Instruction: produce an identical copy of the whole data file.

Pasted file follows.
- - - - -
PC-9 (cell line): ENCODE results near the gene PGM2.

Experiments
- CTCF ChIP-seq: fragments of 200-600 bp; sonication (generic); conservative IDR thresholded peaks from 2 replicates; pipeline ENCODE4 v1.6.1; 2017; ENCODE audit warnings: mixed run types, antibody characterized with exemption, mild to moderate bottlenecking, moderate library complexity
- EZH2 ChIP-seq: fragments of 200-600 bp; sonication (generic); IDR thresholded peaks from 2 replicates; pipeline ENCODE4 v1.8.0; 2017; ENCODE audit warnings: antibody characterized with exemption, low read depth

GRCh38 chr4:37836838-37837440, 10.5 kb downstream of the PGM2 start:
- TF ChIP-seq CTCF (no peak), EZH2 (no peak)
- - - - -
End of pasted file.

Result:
PC-9 (cell line): ENCODE results near the gene PGM2.

Experiments
- CTCF ChIP-seq: fragments of 200-600 bp; sonication (generic); conservative IDR thresholded peaks from 2 replicates; pipeline ENCODE4 v1.6.1; 2017; ENCODE audit warnings: mixed run types, antibody characterized with exemption, mild to moderate bottlenecking, moderate library complexity
- EZH2 ChIP-seq: fragments of 200-600 bp; sonication (generic); IDR thresholded peaks from 2 replicates; pipeline ENCODE4 v1.8.0; 2017; ENCODE audit warnings: antibody characterized with exemption, low read depth

GRCh38 chr4:37836838-37837440, 10.5 kb downstream of the PGM2 start:
- TF ChIP-seq CTCF (no peak), EZH2 (no peak)